More students are pursuing post-secondary education, with Malay students showing the biggest increase among the country's three main ethnic groups, new figures from the Ministry of Education (MOE) show.
Of the 47,256 pupils entering Primary 1 in 2004, 96.5 per cent proceeded to post-secondary education last year.
A decade ago in 2005, just 90.9 per cent of the 1995 Primary 1 cohort made it to post-secondary institutions. The figure stood at 96.3 per cent for 2013, and 95.9 per cent in 2012.
The MOE yesterday released its annual set of data on how students from different ethnic backgrounds have fared over the last 10 years.
Malay students showed the most improvement, with 92.5 per cent of the Primary 1 cohort in 2004 entering post-secondary institutions. This is an increase of 10.8 percentage points compared with the 81.7 per cent in 2005.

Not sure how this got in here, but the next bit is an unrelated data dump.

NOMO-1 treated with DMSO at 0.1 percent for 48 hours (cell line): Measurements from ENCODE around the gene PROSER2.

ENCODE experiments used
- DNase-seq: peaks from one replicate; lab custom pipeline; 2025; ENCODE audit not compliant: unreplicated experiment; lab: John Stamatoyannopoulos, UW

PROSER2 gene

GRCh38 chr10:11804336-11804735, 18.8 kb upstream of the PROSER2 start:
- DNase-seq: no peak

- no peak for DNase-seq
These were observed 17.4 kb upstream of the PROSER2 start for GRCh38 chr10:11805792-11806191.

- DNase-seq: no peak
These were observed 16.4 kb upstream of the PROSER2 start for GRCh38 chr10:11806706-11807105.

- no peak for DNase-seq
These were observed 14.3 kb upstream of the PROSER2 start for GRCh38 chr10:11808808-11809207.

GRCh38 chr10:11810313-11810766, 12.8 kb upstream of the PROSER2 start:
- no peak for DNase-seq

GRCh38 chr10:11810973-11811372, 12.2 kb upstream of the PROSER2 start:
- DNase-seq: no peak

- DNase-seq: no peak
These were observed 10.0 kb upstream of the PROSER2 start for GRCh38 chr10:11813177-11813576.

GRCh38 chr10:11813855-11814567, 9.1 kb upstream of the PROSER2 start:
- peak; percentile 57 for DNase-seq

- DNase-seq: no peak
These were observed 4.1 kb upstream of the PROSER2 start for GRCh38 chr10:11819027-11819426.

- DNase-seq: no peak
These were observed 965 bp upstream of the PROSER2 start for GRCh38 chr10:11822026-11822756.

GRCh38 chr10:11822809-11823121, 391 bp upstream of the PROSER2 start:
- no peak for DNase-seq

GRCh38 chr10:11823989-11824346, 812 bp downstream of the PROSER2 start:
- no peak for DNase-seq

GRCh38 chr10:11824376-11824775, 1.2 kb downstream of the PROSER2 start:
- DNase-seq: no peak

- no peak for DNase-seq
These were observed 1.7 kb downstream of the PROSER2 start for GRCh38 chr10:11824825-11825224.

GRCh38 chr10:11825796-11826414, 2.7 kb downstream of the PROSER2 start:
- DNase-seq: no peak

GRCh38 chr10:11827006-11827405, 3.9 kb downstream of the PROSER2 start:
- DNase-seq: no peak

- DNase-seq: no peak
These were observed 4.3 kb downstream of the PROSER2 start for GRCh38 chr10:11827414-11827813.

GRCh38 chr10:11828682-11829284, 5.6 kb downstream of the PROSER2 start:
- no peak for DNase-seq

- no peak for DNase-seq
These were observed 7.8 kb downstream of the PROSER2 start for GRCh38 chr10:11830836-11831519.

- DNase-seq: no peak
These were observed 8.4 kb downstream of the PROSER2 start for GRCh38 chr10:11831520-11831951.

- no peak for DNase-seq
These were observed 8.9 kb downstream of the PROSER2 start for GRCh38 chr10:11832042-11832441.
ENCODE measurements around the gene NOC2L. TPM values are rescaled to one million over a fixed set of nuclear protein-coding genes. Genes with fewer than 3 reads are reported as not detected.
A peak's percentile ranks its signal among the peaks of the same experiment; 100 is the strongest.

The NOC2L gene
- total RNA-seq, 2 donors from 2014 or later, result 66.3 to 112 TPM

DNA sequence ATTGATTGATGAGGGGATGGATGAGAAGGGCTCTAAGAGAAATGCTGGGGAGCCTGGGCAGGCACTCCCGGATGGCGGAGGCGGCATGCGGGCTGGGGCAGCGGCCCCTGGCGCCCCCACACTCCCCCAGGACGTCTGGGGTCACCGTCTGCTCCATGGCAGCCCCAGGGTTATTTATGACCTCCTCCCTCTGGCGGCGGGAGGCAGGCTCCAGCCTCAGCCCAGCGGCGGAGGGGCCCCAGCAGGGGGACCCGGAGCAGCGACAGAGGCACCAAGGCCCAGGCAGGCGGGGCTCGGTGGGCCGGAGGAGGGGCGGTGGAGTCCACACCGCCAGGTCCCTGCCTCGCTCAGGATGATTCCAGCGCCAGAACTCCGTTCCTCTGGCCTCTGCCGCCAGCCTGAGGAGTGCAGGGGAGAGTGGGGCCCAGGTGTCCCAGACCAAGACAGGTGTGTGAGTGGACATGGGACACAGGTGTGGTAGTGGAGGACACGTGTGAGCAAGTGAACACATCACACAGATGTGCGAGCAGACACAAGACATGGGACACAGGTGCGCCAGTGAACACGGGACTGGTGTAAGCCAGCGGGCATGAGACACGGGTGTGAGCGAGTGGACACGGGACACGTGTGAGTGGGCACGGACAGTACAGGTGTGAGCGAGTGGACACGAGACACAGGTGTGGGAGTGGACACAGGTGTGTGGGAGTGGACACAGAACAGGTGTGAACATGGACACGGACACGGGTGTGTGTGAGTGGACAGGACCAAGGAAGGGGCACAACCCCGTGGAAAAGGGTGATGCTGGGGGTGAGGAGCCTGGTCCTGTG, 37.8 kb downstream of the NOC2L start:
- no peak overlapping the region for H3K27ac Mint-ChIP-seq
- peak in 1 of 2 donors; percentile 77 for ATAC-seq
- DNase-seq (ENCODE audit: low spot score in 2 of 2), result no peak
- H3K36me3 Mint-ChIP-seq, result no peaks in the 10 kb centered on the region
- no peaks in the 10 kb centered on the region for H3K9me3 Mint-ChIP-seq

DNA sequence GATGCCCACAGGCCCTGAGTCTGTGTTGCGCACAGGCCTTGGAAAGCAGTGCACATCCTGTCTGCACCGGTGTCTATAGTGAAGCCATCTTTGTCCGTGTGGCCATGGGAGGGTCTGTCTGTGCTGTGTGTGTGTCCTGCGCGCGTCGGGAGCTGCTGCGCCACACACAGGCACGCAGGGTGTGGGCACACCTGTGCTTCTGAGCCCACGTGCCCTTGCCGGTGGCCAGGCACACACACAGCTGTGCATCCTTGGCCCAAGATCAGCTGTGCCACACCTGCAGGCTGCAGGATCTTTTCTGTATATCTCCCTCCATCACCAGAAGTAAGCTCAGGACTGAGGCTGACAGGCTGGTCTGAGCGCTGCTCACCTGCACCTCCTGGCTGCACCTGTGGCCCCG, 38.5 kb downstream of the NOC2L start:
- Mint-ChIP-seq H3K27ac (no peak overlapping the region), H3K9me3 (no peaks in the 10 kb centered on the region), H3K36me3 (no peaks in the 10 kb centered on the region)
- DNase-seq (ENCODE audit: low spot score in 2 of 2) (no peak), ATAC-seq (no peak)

The number of Chinese students studying beyond secondary level saw an increase of 4.2 percentage points, while Indian students saw an increase of 9.9 points.
Post-secondary enrolment has been on the rise. Post-secondary institutions included in the study were the junior colleges, polytechnics, the Institute of Technical Education (ITE), art colleges such as the Nanyang Academy of Fine Arts, and other private education institutions.
Former Education Minister Heng Swee Keat said last year that initiatives such as specialised schools meant to help the academically weak have helped to decrease student dropout rates.
Before NorthLight School and Assumption Pathway School - both of which take in those who failed the Primary School Leaving Examination (PSLE) - were set up, about 60 per cent of pupils who had failed the PSLE would drop out of school.
With the start of the two specialised schools, the figure has been lowered to about 10 per cent to 15 per cent.
Most students who graduate from these two schools move on to the ITE. Those who do not can opt to participate in a two-year work and study programme, where they work three days a week and spend another two days learning modules accredited by the Singapore Workforce Skills Qualifications system.
The MOE report also showed that students fared better at the A levels and the O levels over the years, while PSLE pass rates remained stable.